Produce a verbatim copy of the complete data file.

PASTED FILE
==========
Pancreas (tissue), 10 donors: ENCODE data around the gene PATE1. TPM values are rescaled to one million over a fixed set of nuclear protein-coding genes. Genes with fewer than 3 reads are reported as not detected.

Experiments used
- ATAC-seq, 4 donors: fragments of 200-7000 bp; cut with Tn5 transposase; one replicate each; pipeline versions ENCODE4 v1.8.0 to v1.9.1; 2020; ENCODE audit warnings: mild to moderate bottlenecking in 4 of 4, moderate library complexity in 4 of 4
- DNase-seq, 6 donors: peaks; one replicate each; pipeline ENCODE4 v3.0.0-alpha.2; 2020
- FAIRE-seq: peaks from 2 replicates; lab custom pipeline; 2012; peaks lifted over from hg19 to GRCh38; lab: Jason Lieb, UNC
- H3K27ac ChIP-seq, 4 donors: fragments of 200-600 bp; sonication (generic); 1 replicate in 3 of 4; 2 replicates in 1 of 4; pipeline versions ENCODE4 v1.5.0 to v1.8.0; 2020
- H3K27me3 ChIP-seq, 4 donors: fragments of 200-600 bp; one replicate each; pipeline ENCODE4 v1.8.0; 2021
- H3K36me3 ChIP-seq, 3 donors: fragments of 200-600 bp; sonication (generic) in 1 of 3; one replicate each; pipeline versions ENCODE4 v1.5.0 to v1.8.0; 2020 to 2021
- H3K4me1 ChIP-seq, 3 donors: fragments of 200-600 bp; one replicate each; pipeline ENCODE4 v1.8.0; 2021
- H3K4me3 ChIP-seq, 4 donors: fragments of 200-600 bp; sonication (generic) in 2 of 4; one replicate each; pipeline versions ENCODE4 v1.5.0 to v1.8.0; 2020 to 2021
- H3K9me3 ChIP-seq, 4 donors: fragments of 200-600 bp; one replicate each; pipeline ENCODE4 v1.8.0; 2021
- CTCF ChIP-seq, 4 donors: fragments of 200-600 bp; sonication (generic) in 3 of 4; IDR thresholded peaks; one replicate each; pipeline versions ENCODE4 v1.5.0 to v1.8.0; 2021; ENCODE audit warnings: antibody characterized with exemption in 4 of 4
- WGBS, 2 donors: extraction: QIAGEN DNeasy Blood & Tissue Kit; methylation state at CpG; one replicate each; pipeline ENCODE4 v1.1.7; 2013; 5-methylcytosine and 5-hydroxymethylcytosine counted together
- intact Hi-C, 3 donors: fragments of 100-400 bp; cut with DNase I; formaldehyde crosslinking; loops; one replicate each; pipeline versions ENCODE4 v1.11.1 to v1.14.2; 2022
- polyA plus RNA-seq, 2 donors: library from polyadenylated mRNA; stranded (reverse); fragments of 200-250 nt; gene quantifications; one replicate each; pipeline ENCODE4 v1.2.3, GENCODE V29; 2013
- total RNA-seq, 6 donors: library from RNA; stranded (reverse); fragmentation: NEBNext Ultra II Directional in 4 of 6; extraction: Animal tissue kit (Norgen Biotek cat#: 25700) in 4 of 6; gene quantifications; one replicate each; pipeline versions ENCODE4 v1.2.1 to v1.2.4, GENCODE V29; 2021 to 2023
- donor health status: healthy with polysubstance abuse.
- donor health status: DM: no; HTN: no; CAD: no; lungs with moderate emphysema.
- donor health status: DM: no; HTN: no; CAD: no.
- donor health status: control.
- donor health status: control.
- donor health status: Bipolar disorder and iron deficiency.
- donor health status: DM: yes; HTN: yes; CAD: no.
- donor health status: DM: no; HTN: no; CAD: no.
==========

Pancreas (tissue), 10 donors: ENCODE data around the gene PATE1. TPM values are rescaled to one million over a fixed set of nuclear protein-coding genes. Genes with fewer than 3 reads are reported as not detected.

Experiments used
- ATAC-seq, 4 donors: fragments of 200-7000 bp; cut with Tn5 transposase; one replicate each; pipeline versions ENCODE4 v1.8.0 to v1.9.1; 2020; ENCODE audit warnings: mild to moderate bottlenecking in 4 of 4, moderate library complexity in 4 of 4
- DNase-seq, 6 donors: peaks; one replicate each; pipeline ENCODE4 v3.0.0-alpha.2; 2020
- FAIRE-seq: peaks from 2 replicates; lab custom pipeline; 2012; peaks lifted over from hg19 to GRCh38; lab: Jason Lieb, UNC
- H3K27ac ChIP-seq, 4 donors: fragments of 200-600 bp; sonication (generic); 1 replicate in 3 of 4; 2 replicates in 1 of 4; pipeline versions ENCODE4 v1.5.0 to v1.8.0; 2020
- H3K27me3 ChIP-seq, 4 donors: fragments of 200-600 bp; one replicate each; pipeline ENCODE4 v1.8.0; 2021
- H3K36me3 ChIP-seq, 3 donors: fragments of 200-600 bp; sonication (generic) in 1 of 3; one replicate each; pipeline versions ENCODE4 v1.5.0 to v1.8.0; 2020 to 2021
- H3K4me1 ChIP-seq, 3 donors: fragments of 200-600 bp; one replicate each; pipeline ENCODE4 v1.8.0; 2021
- H3K4me3 ChIP-seq, 4 donors: fragments of 200-600 bp; sonication (generic) in 2 of 4; one replicate each; pipeline versions ENCODE4 v1.5.0 to v1.8.0; 2020 to 2021
- H3K9me3 ChIP-seq, 4 donors: fragments of 200-600 bp; one replicate each; pipeline ENCODE4 v1.8.0; 2021
- CTCF ChIP-seq, 4 donors: fragments of 200-600 bp; sonication (generic) in 3 of 4; IDR thresholded peaks; one replicate each; pipeline versions ENCODE4 v1.5.0 to v1.8.0; 2021; ENCODE audit warnings: antibody characterized with exemption in 4 of 4
- WGBS, 2 donors: extraction: QIAGEN DNeasy Blood & Tissue Kit; methylation state at CpG; one replicate each; pipeline ENCODE4 v1.1.7; 2013; 5-methylcytosine and 5-hydroxymethylcytosine counted together
- intact Hi-C, 3 donors: fragments of 100-400 bp; cut with DNase I; formaldehyde crosslinking; loops; one replicate each; pipeline versions ENCODE4 v1.11.1 to v1.14.2; 2022
- polyA plus RNA-seq, 2 donors: library from polyadenylated mRNA; stranded (reverse); fragments of 200-250 nt; gene quantifications; one replicate each; pipeline ENCODE4 v1.2.3, GENCODE V29; 2013
- total RNA-seq, 6 donors: library from RNA; stranded (reverse); fragmentation: NEBNext Ultra II Directional in 4 of 6; extraction: Animal tissue kit (Norgen Biotek cat#: 25700) in 4 of 6; gene quantifications; one replicate each; pipeline versions ENCODE4 v1.2.1 to v1.2.4, GENCODE V29; 2021 to 2023
- donor health status: healthy with polysubstance abuse.
- donor health status: DM: no; HTN: no; CAD: no; lungs with moderate emphysema.
- donor health status: DM: no; HTN: no; CAD: no.
- donor health status: control.
- donor health status: control.
- donor health status: Bipolar disorder and iron deficiency.
- donor health status: DM: yes; HTN: yes; CAD: no.
- donor health status: DM: no; HTN: no; CAD: no.